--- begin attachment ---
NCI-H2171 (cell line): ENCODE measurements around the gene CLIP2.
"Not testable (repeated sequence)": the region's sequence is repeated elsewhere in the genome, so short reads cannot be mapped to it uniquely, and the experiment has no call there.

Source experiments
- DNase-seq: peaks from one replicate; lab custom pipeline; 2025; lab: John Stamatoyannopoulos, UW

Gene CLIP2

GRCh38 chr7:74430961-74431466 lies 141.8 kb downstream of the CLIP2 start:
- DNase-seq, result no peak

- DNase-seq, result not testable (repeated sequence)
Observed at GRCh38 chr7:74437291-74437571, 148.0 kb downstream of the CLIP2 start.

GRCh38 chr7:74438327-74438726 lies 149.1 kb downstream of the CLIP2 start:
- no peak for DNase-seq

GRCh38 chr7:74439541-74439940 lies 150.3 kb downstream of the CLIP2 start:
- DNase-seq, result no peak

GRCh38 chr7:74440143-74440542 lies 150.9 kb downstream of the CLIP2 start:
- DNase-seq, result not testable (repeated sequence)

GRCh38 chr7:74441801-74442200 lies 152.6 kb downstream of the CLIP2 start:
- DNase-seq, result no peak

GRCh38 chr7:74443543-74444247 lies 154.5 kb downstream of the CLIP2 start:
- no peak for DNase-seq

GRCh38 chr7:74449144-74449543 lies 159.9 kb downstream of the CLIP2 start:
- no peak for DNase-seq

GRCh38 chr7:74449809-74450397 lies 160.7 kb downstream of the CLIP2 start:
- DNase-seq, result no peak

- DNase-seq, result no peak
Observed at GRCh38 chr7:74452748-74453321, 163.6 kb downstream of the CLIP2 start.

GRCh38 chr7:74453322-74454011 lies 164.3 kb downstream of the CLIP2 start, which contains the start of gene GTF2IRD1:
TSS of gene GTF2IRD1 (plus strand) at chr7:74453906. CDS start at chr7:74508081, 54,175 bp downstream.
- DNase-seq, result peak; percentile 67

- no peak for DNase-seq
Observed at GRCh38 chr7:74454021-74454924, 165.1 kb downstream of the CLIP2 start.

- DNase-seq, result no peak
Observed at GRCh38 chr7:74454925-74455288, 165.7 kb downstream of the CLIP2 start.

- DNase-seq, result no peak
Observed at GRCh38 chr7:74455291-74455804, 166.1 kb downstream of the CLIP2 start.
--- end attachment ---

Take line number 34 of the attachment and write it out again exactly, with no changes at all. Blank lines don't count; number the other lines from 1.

Observed at GRCh38 chr7:74455291-74455804, 166.1 kb downstream of the CLIP2 start.